Nearly 400 days after free travel between Australia and New Zealand was curbed due to the COVID-19 pandemic, some of Australia’s leading hoteliers have expressed great relief and excitement at the imminent resumption.
Senior executives have expressed optimism that the bubble, announced yesterday by New Zealand PM, Jacinda Ardern, may mark the end of “the constant flip flop” in border closures, helping to build confidence among the travelling public to get on a plane.
IHG Hotels and Resorts Managing Director Australasia and Japan, Leanne Harwood – a proud Kiwi – said the move will be an exciting one for many people who have been eagerly waiting to jump on a plane and travel overseas to visit friends and family in New Zealand.
“This is a positive signal around recovery and, while it may be wishful thinking, we can only hope that it marks the end of the constant flip flop in border closures and will give people the confidence to travel again,” Harwood said.
“A surge in Trans-Tasman travel would be a much-needed boost for our tourism industry that has been so badly impacted by the restrictions and would give hotels more confidence in the future.”
Another proud New Zealander, Marriott Internationa’s Area Vice President, Sean Hunt, said the news was welcome both for himself, for the company and the industry as a whole.
“We will be monitoring closely the forward travel bookings between Australia and New Zealand, and while there may be some caution exercised from some market segments, all indications show that there is pent up demand for travel,” Hunt said.
“The Easter holiday break was proof that people want to get moving, with occupancy rates at many of our city hotels increasing markedly over the weekend and our regional properties also performing at the highest occupancy levels since pre-Covid.
“It’s of high importance that both state and federal governments continue working together to resolve any future snap border closures and help build consumer confidence amongst Australian and New Zealand travellers.”
Event Hospitality Director of Hotels and Resorts, Norman Arundel, said the two-way travel bubble was set to benefit both regions.
“It has now been almost 400 days since Trans-Tasman travel was originally interrupted, we know strong pent up demand has built over this period and believe this is an important milestone that is set to play a pivotal role in helping to strengthen the sector and buoy traveller sentiment,” he said.
“As a business we have already acted swiftly in response to this news, to support our guests in planning and booking with flexibility, enabling them to take advantage of the many great offers available on both sides of the Tasman.”
Accor Pacific Chief Executive Officer, Simon McGrath, said the bubble was a welcome milestone on the tourism industry’s long journey towards recovery.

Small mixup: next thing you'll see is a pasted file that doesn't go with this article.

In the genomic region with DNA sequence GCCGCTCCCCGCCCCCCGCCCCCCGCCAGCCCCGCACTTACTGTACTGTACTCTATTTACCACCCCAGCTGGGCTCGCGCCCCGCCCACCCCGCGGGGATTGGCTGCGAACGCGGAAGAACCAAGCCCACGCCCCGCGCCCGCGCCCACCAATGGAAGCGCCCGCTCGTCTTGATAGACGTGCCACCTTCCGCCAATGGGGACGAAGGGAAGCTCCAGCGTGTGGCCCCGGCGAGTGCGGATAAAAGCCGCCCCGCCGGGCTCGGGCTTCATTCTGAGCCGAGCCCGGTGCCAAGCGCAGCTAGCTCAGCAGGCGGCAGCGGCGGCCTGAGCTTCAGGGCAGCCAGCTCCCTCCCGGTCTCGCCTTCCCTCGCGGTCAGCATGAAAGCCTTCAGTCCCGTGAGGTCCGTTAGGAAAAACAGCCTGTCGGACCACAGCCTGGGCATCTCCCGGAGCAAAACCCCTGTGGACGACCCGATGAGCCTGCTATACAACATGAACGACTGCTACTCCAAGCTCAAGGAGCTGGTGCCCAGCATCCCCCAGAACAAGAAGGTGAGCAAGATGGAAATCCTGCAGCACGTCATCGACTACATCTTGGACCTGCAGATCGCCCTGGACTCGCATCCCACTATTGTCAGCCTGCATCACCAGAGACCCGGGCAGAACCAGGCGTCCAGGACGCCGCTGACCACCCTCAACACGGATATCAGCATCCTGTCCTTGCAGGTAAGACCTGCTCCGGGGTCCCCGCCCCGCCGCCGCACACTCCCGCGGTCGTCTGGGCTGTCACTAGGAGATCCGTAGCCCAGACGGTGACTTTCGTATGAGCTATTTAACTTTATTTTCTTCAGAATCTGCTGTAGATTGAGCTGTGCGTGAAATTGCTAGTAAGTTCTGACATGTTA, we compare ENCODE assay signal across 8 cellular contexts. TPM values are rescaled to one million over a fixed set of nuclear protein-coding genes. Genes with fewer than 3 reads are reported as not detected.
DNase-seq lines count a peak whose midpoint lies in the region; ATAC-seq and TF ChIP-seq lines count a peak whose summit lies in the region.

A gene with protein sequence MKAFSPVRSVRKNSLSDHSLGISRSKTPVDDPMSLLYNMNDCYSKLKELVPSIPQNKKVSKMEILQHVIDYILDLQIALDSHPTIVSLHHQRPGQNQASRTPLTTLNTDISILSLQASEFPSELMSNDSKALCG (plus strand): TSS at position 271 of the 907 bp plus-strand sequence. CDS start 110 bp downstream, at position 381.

“It’s good news for the Australian and New Zealand economies, for businesses on both sides of the Tasman, and for jobs and livelihoods,” McGrath said.
“Australians are very eager to visit New Zealand. People are keen to reconnect with much-loved family members and friends from New Zealand and we are anticipating a significant increase in bookings, with regional and city hotels benefiting from the news.”
Hilton Vice President Operations, Australasia, Heidi Kunkel, said while the pandemic isn’t yet over, the travel bubble with New Zealand was a very positive step in the right direction.
“We fully expect our customers will be eager to travel between the two countries, but that understandably guest behaviour, priorities and concerns have changed,” Kunkel said.
“Booking flexibility, cleanliness and disinfection will remain high priorities. Hilton has innovated programs such as modified cancellation policies and industry-defining Hilton CleanStay program to provide the reassurance guests need to book that trip across the Tasman.”
BWH Hotel Group Managing Director Australasia, Graham Perry, said the news was welcome for hotel owners on both sides of the Tasman who have been so hamstrung by the closure of international borders, with major cities on both sides of the Tasman unable to benefit from the upturn in regional travel.
“[The bubble] will help restore confidence in both leisure and business travellers, although this may be somewhat restrained by the fear of local outbreaks causing snap lockdowns,” Perry said.
“Having said that, the fact that New Zealand and Australia have both had so few locally acquired cases, this development will go some way to restoring faith that international arrivals, at least from these two markets, will come with reduced health risks.
“This announcement is the next important step towards Australia and New Zealand coming out of the pandemic era and transitioning to a more normal international travel environment.”
The travel bubble between Australia and New Zealand begins on April 19, 2021.